The Berkeley Unified School District (BUSD), the Berkeley Public Schools Fund and ISP Sonic are providing free gigabit connectivity to qualifying students in the school district. The value of the offer could reach $2.9 million.
Households with one or more children in the school district attending grades K-12 that are not currently served by Sonic are covered by the offer. The offer will extend through the end of the school year, which is on July 1.
Sonic Free Gigabit Offer
Sonic and BUSD are looking at ways to provide broadband to low-income families that receive free or reduced lunch through the district beyond July 1.
The telecommunications sector and the government have taken many steps to help families and communities deal with the educational impact of the pandemic, especially for children in the K-12 segment.
“As a community-based business, Sonic is thrilled to work with Berkeley Unified and the Schools Fund to address the lack of affordable connectivity that impacts student learning here in Berkeley,” Sonic CEO and Co-Founder Dane Jasper, said in a press release about the Sonic free gigabit offering.
Here are four other examples of broadband provider educational initiatives amid the COVID-19 pandemic:
In September, the NTCA and USTelecom and their member companies joined the K-12 Bridge to Broadband Program, which is led by the national non-profit EducationSuperhighway (ESH). The initiative, which is modeled after Connected Chicago and similar programs, aims to help students without broadband.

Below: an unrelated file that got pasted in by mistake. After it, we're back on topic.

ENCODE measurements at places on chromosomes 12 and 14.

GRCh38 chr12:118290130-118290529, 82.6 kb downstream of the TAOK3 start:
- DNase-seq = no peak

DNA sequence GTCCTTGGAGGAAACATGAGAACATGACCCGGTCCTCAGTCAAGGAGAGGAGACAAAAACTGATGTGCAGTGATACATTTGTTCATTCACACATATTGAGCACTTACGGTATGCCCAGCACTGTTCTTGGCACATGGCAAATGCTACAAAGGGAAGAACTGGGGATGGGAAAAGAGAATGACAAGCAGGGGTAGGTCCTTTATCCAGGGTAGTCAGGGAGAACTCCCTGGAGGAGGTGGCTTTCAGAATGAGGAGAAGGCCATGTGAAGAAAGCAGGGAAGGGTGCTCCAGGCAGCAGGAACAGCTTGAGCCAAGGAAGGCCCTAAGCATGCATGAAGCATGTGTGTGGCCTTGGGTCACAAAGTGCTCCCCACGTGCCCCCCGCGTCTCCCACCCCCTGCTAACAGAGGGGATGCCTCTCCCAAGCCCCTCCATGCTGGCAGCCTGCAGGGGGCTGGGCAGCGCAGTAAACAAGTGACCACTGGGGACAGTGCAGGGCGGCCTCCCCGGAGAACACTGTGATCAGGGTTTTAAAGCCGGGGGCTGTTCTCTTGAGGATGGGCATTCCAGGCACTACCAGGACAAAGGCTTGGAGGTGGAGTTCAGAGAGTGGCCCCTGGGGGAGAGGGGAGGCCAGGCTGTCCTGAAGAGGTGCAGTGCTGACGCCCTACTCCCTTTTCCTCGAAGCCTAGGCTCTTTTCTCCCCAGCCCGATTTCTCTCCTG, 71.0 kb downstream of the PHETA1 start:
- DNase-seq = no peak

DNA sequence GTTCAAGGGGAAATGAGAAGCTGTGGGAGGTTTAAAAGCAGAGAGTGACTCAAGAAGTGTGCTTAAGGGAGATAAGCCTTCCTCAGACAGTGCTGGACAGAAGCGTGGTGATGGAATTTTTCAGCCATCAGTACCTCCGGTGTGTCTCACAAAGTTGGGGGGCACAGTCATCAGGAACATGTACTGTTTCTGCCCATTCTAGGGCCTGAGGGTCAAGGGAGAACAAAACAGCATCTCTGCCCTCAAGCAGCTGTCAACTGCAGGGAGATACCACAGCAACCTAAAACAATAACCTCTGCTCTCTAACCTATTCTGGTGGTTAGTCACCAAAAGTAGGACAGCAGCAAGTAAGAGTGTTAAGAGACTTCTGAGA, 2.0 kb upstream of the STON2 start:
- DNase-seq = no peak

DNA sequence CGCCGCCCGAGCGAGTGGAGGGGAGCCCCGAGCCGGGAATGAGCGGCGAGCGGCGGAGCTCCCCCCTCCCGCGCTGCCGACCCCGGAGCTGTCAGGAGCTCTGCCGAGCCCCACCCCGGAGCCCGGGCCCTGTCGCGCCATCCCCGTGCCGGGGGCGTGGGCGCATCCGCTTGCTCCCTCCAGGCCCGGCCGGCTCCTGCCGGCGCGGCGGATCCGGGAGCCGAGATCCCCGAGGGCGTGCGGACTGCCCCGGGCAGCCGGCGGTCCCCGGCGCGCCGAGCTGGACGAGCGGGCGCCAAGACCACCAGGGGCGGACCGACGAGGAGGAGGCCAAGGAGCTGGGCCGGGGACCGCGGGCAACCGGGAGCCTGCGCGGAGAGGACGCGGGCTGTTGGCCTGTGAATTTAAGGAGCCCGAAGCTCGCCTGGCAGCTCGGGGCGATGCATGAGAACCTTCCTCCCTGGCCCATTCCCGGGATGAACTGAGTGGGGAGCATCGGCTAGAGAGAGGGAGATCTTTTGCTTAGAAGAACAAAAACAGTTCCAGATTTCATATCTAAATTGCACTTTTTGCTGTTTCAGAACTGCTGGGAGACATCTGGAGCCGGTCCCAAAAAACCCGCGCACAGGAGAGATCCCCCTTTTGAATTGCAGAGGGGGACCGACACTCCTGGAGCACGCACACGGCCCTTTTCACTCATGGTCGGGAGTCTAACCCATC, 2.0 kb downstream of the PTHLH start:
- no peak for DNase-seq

Later in the month, Cox said it would allocate $60 million during the subsequent year to closing what it termed the digital learning gap. The funding was to be made through the company’s Connect2Compete initiative that provides discounted connectivity for low-income families with a K-12 child who participates in a government-assisted program.
In November, Verizon expanded its existing support with the introduction of Teacher Training Pathways and an expansion of coverage of The Verizon Innovative Learning Schools program.
Help also was on the way during the early days of the crisis. For instance, in late March AT&T made a series of announcements that collectively broadened access to connectivity and tools for students, teachers and parents.